Objectives in breeding are to obtain erect-growing, productive, disease-resistant cultivars which will crop consistently with the minimum of pruning when grown as hedgerows for machine harvesting, and with improved fruit qualities acceptable for processing. Nearly all the characters required occur in existing cultivars, black currant species or selected hybrids, but it has proved difficult to combine an erect habit with strong, stout branches and high productivity; late flowering with high productivity and a shorter maturation period; and, additionally, resistance to late spring frosts and freedom from 'running-off'. Material being studied includes progenies of Westra (a fastigiate, X-ray induced mutant of Westwick Choice), Ben Nevis, Ben Lomond, Green's Black, hybrids between Goliath x Íjebyn, Seabrook's Black x Amos Black and derivatives of Ribes dikuscha, R. bracteosum and R. hudsonianum.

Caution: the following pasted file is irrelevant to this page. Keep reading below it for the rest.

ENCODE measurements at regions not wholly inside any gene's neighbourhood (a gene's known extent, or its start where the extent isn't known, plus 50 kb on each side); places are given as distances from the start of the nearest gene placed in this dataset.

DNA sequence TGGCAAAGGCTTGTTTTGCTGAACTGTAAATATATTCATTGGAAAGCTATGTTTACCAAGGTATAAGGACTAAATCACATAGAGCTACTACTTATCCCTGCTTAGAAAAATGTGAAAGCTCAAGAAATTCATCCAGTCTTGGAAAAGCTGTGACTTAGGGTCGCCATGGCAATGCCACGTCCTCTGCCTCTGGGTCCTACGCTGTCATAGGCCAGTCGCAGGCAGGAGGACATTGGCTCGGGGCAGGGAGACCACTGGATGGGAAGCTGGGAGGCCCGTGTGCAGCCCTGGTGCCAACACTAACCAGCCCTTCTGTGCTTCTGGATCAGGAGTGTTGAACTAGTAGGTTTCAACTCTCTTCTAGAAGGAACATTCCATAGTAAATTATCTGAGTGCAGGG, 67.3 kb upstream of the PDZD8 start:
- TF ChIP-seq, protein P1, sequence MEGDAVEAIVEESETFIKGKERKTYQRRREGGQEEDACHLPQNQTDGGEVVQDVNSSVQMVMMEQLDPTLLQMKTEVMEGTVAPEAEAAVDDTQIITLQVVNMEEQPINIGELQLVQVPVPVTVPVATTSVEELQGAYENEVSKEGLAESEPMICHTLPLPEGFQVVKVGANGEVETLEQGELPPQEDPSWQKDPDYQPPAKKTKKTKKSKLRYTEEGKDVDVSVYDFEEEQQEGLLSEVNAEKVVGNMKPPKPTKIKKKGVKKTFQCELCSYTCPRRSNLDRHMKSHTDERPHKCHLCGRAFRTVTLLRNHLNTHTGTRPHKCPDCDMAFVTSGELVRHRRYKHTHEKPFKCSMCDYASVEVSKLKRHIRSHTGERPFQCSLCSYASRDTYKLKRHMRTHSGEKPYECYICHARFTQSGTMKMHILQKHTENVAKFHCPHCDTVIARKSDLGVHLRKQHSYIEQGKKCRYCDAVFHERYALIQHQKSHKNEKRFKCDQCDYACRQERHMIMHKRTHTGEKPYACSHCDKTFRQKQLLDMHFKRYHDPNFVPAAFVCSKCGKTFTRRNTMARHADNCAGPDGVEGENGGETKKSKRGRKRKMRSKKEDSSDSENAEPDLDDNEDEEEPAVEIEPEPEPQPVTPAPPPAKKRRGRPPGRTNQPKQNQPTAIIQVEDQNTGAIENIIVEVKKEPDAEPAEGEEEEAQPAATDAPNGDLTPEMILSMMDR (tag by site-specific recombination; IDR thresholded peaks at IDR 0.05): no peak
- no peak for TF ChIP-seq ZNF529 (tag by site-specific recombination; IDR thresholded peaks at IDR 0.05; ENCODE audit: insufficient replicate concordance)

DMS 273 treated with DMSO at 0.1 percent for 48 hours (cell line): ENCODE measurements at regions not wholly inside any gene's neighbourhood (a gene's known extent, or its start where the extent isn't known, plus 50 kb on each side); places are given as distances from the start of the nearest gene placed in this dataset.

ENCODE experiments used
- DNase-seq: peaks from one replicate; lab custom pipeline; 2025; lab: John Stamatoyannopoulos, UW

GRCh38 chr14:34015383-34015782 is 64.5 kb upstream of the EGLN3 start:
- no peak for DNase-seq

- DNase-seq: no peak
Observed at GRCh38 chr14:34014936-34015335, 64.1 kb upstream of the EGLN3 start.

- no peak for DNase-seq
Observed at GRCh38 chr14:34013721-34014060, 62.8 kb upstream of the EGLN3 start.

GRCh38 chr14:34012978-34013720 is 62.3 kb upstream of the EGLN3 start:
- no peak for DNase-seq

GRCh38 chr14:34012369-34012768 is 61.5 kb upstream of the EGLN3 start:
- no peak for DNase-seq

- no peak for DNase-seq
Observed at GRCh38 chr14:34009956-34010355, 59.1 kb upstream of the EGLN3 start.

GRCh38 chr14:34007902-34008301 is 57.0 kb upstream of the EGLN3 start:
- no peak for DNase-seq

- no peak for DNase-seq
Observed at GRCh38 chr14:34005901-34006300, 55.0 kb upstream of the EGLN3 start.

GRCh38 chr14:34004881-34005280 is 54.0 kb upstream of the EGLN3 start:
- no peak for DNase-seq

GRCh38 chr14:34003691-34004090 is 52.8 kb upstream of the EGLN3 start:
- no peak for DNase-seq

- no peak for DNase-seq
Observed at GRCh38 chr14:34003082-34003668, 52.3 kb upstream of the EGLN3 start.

An R. nigrum x R. dikuscha x R. hudsonianum hybrid - N43/6 - is described which has been used as a parent to reduce losses from 'running-off' and to improve consistency of cropping.
Data from 179 selected clones assayed for juice yield (m1/100 g fruit), juice colour, ascorbic acid and specific gravity gave interesting correlations.